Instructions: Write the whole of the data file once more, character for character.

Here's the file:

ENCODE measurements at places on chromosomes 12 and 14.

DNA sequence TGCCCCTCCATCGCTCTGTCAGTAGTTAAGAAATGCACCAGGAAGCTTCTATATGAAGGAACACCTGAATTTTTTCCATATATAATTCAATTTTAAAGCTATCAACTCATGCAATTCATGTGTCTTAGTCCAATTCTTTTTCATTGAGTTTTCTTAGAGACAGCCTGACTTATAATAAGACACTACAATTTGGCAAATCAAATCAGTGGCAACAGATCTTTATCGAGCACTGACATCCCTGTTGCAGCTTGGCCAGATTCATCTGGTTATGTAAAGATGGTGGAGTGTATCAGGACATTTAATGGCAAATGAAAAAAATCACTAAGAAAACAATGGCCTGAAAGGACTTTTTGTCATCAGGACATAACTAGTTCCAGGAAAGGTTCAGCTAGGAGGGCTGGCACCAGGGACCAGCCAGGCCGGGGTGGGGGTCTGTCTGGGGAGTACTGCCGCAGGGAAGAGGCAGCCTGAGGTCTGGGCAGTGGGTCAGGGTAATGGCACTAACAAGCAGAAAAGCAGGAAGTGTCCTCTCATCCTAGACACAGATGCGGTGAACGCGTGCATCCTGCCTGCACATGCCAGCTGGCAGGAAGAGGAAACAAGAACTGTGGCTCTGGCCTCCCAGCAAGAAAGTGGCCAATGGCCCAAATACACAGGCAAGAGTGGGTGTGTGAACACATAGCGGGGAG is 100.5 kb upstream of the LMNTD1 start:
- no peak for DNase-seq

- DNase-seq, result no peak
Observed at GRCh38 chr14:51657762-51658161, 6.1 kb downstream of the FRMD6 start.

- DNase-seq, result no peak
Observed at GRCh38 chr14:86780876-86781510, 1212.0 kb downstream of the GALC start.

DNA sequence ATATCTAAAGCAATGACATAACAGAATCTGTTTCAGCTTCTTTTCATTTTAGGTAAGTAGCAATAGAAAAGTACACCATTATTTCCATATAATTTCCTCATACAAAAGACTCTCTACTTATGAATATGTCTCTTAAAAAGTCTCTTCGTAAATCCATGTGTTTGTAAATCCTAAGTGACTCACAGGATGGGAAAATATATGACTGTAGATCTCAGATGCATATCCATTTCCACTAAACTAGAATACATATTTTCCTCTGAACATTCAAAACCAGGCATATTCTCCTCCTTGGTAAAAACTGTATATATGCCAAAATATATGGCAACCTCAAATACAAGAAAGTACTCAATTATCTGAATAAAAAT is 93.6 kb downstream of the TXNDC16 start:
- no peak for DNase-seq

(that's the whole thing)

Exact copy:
ENCODE measurements at places on chromosomes 12 and 14.

DNA sequence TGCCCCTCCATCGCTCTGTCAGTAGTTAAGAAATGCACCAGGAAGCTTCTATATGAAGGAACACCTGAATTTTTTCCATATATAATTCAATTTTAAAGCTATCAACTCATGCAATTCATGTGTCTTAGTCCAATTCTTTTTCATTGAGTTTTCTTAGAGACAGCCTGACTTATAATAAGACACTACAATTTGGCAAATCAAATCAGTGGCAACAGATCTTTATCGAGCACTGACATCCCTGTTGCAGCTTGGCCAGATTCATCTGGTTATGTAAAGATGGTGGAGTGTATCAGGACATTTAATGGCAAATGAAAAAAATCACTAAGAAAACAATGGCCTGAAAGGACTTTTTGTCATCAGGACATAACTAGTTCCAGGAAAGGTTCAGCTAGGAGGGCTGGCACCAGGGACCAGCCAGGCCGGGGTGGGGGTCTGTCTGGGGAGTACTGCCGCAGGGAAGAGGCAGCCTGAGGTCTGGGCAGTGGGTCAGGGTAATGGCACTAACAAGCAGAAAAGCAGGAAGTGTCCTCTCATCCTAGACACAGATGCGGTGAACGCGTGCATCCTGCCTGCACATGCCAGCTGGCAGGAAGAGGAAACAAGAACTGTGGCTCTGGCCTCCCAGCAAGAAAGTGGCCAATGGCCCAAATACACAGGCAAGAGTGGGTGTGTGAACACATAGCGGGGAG is 100.5 kb upstream of the LMNTD1 start:
- no peak for DNase-seq

- DNase-seq, result no peak
Observed at GRCh38 chr14:51657762-51658161, 6.1 kb downstream of the FRMD6 start.

- DNase-seq, result no peak
Observed at GRCh38 chr14:86780876-86781510, 1212.0 kb downstream of the GALC start.

DNA sequence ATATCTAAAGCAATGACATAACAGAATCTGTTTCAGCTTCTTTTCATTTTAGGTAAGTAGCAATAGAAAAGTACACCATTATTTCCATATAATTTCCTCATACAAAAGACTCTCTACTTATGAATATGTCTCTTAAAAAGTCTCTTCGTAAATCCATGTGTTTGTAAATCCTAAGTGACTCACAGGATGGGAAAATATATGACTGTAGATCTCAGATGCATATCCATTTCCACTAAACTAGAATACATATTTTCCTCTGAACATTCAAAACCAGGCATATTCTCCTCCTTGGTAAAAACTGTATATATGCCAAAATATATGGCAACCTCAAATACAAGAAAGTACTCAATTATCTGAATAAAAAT is 93.6 kb downstream of the TXNDC16 start:
- no peak for DNase-seq